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The Durban University of Technology (DUT) staff from the Information Systems Department’s Deaf Centre at Ritson campus, recently visited the Fulton School for the Deaf in Kloof.

The visit forms part of a series of outreach initiatives to the five schools for the Deaf in KwaZulu-Natal and aims to promote and encourage learners to further their studies in Information Technology (IT) with DUT. The DUT team was represented by Mr Sthembiso Thabethe, the Deaf Centre’s supervisor.  He is a Deaf postgraduate student at DUT and shared important information with a cohort of 30 learners from grades 10 to 12.

As a proud member of the Deaf community, Thabethe instantly became a role model to the learners. In South African Sign Language, Thabethe’s first language, learners witnessed the rewards of hard work and dedication and what it takes to function equally in a mainstream environment. Thabethe’ s presentation explained the role of the Deaf Centre as he shared information on how DUT and the IS/IT departments support Deaf students. He also clarified the entry requirements, how to apply to DUT, how to source funding opportunities and what career paths may be available upon graduation. Learners responded positively.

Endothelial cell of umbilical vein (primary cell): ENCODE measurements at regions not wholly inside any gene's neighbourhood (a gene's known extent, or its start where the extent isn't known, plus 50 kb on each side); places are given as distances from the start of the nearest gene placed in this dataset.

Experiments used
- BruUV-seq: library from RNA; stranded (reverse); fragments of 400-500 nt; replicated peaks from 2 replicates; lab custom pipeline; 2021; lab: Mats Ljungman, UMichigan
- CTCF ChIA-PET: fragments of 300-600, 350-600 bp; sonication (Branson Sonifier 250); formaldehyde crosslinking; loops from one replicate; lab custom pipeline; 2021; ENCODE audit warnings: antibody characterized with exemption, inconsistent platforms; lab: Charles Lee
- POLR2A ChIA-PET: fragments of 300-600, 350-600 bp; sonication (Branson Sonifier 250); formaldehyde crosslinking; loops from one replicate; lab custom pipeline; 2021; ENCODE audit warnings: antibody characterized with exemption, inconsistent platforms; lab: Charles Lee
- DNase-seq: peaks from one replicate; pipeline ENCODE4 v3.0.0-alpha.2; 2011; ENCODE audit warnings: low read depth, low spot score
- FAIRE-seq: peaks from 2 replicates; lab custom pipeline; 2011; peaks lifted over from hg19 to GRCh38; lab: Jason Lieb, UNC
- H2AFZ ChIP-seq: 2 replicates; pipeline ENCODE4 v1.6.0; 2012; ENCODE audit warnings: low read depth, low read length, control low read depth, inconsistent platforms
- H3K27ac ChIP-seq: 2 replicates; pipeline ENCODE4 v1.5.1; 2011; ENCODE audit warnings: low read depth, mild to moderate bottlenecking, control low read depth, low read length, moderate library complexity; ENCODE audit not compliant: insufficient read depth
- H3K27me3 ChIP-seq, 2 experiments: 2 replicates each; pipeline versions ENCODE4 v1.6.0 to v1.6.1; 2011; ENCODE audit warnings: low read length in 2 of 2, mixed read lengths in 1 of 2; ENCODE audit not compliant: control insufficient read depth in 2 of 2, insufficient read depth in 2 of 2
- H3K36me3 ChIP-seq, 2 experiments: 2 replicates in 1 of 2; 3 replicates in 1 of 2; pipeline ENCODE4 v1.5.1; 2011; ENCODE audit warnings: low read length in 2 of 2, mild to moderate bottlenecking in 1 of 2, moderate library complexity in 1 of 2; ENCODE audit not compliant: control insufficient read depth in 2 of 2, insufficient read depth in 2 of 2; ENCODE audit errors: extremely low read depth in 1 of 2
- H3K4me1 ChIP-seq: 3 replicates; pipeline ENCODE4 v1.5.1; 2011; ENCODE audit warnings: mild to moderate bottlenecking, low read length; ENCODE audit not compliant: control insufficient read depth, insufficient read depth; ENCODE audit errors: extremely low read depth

The Fulton school principal, Me Odette Swift, explained that Grade 12 learners apply to various institutions in August as part of their Life Orientation learning outcomes.

“The Deaf Centre offered continued support.  According to DeafSA (2011), ongoing challenges with English and South African Sign Language teaching and learning in schools for the Deaf have resulted in an average English literacy rate amongst school leavers equal to that of grade 4 or 5 hearing learners. This literacy dilemma spills over to other subjects and impacts maths especially. Most Deaf matriculants only take up Maths Literacy,” he said.

Swift called on the research community to conduct more investigations into the literacy levels of Deaf learners and to obtain more conclusive findings. DUT’s Thabethe also encouraged learners to work hard in obtaining high marks to qualify to study at DUT. He further thanked the IS Department for providing marketing collateral such as the DUT branded pens to the learners.

“The pen is mightier than the sword. I always carry a pen wherever I go. A pen for a Deaf person is the key to open many doors. We often resort to communicating with the hearing community that seldom understands South African Sign Language, with pen and paper. Go out there, keep your pen in your pocket; it serves as a key to open your mind. Remember it also opens doors to communication,” said Thabethe.

Pictured: Sthembiso Thabethe, the Deaf Centre’s supervisor, chatting to learners at the Fulton School for the Deaf.


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